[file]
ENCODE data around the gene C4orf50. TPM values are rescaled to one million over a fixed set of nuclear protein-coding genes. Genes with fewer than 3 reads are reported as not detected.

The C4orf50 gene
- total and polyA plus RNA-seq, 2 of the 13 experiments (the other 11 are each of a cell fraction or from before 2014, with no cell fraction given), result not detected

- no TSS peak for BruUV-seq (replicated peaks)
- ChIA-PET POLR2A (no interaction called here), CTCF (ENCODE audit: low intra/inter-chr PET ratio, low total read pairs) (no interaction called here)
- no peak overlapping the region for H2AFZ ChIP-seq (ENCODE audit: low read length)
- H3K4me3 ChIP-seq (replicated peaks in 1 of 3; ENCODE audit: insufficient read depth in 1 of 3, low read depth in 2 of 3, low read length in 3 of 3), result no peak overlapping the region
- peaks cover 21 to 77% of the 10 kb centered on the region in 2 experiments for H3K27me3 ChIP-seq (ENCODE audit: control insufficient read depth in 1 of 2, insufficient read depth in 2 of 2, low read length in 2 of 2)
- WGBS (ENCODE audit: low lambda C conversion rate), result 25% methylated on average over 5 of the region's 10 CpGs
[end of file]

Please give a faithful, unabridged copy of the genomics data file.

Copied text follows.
ENCODE data around the gene C4orf50. TPM values are rescaled to one million over a fixed set of nuclear protein-coding genes. Genes with fewer than 3 reads are reported as not detected.

The C4orf50 gene
- total and polyA plus RNA-seq, 2 of the 13 experiments (the other 11 are each of a cell fraction or from before 2014, with no cell fraction given), result not detected

- no TSS peak for BruUV-seq (replicated peaks)
- ChIA-PET POLR2A (no interaction called here), CTCF (ENCODE audit: low intra/inter-chr PET ratio, low total read pairs) (no interaction called here)
- no peak overlapping the region for H2AFZ ChIP-seq (ENCODE audit: low read length)
- H3K4me3 ChIP-seq (replicated peaks in 1 of 3; ENCODE audit: insufficient read depth in 1 of 3, low read depth in 2 of 3, low read length in 3 of 3), result no peak overlapping the region
- peaks cover 21 to 77% of the 10 kb centered on the region in 2 experiments for H3K27me3 ChIP-seq (ENCODE audit: control insufficient read depth in 1 of 2, insufficient read depth in 2 of 2, low read length in 2 of 2)
- WGBS (ENCODE audit: low lambda C conversion rate), result 25% methylated on average over 5 of the region's 10 CpGs